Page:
Julie Delpy turns her hand to multitasking once more (she’s credited as co-producer, co-write, director, and star) as she reprises his role of the perilously romantic artist Marion in this slight, yet witty and engaging follow up to 2007’s 2 Days in Paris.
As the title suggests, Marion has now swapped her Parisian domicile for an apartment in the Big Apple which she shares with her young son (whose father was her boyfriend in ‘Paris’) a cat and new bloke Mingus (Chris Rock, completed with hipster goatee) and his young daughter.
The couple’s peaceful existence is severely tested when Marion’s brash and uncouth family pay a visit from over the pond. Having to contend with her forward younger sister Rose (Alexia Landeau), her elderly, rambunctious father (played by Delpy’s real-life Pops, Albert) and Rose’ obnoxious boyfriend Mau (Alexandre Nahon) places a strain on her and Mingus’ relationship. All this also happens to land right in the middle of Marion’s upcoming photo exhibition, and the chaos threatens to send the already highly-strung artist over the edge.
For this unexpected but entirely welcoming sequel, Delpy may have switched countries but much of the humour which characterised the first film is alive and well here. This time, instead of the fish-out-of-water scenario experienced by his boyfriend Jack in Paris, it’s now her family who are there to mine the many cultural differences for humour.
On the subject of her ex, the absence of actor Adam Goldberg and his rapid-free neurosis is missed a little this time around, although Chris Rock is a surprisingly decent replacement, toning down his usual larger-than-life persona to create an appealing character whose calming and considerate attitude presents the perfect foil for Marion’s own anxiety-riddled, impulsive qualities.
As mentioned, the biggest laughs stem from the ignorance and aloofness of her visitors, and Delpy seems happen to perpetuate and exploit the cultural clichés of her countryman for all they’re worth (a very funny exchanges occurs when Manu, trying to make small talk with Mingus, asks if he’s into the now long-time defunct female hip-hop duo Salt ‘N’ Pepper, to which Minus replies, “what, the condiments?”)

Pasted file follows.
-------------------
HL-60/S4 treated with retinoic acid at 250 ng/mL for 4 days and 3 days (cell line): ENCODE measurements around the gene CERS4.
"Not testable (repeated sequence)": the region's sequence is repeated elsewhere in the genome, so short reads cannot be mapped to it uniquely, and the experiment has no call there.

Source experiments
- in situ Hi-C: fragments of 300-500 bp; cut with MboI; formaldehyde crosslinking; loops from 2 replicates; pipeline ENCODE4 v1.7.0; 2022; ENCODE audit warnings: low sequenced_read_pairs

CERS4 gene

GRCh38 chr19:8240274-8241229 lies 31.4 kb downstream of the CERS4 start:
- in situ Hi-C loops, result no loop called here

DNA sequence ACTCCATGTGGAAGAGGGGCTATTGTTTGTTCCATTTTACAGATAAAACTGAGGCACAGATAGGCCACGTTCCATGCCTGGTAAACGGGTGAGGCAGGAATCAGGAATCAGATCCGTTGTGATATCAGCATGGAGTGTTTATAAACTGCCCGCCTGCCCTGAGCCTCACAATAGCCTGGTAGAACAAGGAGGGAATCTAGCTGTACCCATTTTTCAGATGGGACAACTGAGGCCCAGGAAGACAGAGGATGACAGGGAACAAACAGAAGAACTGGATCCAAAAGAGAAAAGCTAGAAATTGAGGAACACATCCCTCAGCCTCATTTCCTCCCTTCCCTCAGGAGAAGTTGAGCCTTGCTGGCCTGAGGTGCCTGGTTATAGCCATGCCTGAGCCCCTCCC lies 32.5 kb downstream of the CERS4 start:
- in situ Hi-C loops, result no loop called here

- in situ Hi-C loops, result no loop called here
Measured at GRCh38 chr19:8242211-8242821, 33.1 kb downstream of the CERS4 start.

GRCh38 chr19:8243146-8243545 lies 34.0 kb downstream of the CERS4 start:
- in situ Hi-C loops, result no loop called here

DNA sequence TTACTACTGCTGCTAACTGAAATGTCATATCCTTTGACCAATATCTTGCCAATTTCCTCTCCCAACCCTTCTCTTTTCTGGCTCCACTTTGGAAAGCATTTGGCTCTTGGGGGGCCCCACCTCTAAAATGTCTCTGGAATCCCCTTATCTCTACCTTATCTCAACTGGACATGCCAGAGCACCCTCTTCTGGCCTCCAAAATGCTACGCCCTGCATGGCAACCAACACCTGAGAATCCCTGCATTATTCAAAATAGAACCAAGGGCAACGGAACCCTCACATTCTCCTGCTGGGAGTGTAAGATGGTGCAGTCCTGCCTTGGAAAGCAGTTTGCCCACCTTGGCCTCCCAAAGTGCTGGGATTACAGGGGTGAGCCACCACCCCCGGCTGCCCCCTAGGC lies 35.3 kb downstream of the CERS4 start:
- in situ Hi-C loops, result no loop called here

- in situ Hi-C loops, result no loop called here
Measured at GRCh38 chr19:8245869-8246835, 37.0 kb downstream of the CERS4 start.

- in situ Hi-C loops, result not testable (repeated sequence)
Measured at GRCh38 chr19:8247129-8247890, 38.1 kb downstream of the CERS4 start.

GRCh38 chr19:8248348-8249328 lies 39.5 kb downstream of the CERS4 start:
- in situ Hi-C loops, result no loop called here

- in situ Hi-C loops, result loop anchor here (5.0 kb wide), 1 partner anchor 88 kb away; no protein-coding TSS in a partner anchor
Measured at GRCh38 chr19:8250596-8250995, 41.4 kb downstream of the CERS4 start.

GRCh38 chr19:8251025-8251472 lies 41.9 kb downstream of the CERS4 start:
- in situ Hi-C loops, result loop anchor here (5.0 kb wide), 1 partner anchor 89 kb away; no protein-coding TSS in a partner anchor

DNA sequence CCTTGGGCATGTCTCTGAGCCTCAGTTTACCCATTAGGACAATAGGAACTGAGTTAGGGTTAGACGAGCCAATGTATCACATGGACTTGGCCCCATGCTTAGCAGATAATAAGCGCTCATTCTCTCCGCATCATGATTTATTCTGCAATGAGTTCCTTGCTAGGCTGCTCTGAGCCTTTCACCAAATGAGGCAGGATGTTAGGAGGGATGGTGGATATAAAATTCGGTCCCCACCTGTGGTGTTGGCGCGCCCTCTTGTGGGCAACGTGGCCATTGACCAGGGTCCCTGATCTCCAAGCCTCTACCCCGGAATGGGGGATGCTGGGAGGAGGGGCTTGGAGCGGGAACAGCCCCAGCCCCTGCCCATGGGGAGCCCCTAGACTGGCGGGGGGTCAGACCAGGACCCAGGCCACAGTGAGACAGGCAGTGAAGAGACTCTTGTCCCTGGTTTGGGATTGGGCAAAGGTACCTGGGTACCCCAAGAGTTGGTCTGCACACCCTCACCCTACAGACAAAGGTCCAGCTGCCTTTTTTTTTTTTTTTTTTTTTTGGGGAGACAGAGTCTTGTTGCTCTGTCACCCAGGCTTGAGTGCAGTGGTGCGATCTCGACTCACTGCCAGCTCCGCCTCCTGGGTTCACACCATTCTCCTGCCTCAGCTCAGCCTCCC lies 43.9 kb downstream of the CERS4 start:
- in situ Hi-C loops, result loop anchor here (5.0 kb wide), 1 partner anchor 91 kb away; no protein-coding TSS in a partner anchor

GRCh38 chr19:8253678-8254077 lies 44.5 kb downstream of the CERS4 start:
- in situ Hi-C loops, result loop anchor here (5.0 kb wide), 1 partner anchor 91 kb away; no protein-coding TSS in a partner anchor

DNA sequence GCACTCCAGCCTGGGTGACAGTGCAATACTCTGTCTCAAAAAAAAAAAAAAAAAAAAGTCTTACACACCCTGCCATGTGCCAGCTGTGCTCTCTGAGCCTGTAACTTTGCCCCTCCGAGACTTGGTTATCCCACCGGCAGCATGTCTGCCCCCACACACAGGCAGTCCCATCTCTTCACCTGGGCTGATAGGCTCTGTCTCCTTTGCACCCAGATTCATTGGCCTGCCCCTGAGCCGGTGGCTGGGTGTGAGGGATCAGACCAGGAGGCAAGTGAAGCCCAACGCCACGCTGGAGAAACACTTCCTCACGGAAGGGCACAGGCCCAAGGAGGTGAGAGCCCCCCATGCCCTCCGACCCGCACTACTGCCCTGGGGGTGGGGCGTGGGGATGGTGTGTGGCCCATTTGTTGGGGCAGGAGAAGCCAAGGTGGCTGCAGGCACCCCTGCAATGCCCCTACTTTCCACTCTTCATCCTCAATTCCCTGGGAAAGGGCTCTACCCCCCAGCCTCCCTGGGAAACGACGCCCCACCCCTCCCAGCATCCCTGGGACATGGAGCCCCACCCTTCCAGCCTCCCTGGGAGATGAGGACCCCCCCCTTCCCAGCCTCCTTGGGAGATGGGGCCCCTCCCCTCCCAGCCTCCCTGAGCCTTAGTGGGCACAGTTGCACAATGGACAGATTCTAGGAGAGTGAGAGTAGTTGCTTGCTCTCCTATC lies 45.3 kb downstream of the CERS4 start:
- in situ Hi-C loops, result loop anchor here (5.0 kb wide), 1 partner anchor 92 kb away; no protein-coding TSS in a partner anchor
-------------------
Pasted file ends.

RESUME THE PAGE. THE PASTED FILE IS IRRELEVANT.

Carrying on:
Another returning feature is Delpy’s faux naïve voiceover exploring the meaning of love and happiness, accompanied by fantasy interludes (which are a little reminiscent of Miranda July). But with her chunky black-framed glasses, it’s not hard to figure out which celebrated and cerebral filmmaking is really being paid homage to, and like that famous Manhattan resident, Delpy has fashioned her own sweet tribute to her adopted city, along with a similarly disarming romantic outlook.
There’s enough broadly-drawn humour within the film to attract both an audience who usually gravitate towards more traditional rom-coms and also fans of Delpy’s previous work, as she once again proves her talents behind the camera are an equal to that of her as a performer. Plus, any film which can rope in the notoriously spiky Vincent Gallo to do a hilarious, self-deprecating cameo is definitely worth your time and money.